A Lesson in Communication: Unraveling the Veil
While observing someone having trouble with their dog, I noticed an interesting communication style. They didn't directly tell the dog what they wanted to happen; instead, they used a series of high-pitched gibberish that seemed to express their feelings. This made me realize that some people use a similar approach when communicating with people.
I've found this method exhausting. My natural inclination was to wish for them to say what they wanted directly.
But then, I began to consider: are there benefits to this form of indirect communication?
Could it be a way for them to maintain a certain level of personal autonomy, or cultivate deeper connections with those who take the time to understand them?
I decided to further explore this and found that there are indeed several possible benefits of indirect communication:
- Preservation of Autonomy: This style allows individuals to maintain control over their needs, desires, and emotions, revealing their intentions at their own pace and comfort level.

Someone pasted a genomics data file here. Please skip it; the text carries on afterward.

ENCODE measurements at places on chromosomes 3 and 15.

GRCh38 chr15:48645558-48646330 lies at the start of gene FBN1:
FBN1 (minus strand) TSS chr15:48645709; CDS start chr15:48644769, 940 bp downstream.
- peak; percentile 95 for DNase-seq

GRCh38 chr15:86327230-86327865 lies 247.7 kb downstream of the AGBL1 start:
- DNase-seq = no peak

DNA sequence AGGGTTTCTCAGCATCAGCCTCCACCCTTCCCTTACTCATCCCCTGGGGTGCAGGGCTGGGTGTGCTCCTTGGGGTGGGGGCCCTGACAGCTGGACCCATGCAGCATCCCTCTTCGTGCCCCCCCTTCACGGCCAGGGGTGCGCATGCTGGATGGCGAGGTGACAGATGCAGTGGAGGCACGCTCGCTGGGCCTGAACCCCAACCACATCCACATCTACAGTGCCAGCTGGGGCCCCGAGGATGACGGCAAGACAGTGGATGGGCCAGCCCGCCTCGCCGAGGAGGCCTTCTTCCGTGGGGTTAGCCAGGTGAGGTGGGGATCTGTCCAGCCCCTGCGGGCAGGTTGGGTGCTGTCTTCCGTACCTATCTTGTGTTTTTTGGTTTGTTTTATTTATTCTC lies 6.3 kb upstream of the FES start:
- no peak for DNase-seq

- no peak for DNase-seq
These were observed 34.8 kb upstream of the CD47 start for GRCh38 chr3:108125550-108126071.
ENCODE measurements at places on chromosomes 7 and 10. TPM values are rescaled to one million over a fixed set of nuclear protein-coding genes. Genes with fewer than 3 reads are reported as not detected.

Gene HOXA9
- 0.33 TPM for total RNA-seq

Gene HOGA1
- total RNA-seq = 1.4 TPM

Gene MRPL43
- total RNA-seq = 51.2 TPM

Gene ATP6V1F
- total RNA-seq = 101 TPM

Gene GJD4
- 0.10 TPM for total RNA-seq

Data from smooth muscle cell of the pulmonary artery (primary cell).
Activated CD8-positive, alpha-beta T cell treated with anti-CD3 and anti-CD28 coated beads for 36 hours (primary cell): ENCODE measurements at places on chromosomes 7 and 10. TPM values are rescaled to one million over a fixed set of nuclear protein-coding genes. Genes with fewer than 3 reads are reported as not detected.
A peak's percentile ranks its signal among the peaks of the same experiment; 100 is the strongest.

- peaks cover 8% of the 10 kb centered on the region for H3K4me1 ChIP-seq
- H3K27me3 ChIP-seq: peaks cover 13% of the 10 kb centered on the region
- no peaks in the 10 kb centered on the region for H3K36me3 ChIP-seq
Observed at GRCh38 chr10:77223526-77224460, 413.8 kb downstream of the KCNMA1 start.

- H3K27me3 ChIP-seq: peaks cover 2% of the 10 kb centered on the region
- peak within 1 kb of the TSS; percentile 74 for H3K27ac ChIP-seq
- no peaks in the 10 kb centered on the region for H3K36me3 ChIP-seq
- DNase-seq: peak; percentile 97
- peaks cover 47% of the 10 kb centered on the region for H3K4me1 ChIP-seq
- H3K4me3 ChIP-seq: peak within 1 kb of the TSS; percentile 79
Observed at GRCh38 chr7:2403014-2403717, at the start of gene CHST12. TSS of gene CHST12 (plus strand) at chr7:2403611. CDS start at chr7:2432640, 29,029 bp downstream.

- Avoidance of Confrontation: It can minimize potential conflict by softening statements or requests, and subtly expressing needs or wants.
- Cultivation of Deeper Connections: When effectively understood, it can lead to deeper interpersonal connections. It requires the receiver to invest time and effort into understanding the sender's message.
- Face-Saving Mechanism: It allows for 'saving face' or 'back-tracking' in difficult or sensitive situations, avoiding potential embarrassment or awkwardness.
- Cultural Sensitivity: In certain cultural contexts, indirect communication is a valued social skill, showing respect and understanding of social nuances.
- Flexibility: It provides a way to express oneself while leaving room for flexibility and adaptation based on the receiver's reactions.
Seeing these benefits, I started to appreciate the potential value of this style of communication.
Though direct communication is my preference, at least now I understand this is a different style of communication and doesn't stem from an inability to be direct.